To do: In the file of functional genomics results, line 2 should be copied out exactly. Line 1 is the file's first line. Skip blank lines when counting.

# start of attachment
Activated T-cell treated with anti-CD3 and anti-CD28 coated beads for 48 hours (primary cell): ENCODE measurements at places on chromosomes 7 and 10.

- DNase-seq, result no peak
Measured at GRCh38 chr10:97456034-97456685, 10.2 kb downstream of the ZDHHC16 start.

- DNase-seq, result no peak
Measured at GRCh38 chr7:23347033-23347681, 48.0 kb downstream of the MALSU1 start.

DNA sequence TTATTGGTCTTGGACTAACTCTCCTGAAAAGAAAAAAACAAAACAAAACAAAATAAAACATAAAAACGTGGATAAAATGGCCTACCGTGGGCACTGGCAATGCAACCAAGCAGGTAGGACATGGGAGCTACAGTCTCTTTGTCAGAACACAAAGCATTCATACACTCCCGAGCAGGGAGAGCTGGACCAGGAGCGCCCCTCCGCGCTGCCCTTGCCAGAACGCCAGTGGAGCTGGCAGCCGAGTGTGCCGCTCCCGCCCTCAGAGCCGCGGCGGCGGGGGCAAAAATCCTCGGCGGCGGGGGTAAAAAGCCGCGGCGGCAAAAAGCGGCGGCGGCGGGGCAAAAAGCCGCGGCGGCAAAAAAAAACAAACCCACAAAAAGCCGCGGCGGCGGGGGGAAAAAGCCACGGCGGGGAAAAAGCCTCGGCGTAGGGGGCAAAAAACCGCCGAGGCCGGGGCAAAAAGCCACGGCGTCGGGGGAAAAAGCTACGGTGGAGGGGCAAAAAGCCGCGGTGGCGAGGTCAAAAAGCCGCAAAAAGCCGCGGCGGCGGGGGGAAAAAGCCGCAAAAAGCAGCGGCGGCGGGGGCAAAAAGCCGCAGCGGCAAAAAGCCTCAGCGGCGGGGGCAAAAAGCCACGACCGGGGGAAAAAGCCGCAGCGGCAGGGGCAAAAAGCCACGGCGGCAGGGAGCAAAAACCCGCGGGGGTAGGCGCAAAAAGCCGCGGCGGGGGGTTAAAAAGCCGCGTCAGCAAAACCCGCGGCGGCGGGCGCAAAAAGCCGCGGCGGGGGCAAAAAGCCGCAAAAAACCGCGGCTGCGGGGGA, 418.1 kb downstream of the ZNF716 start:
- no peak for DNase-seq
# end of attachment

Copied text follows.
- DNase-seq, result no peak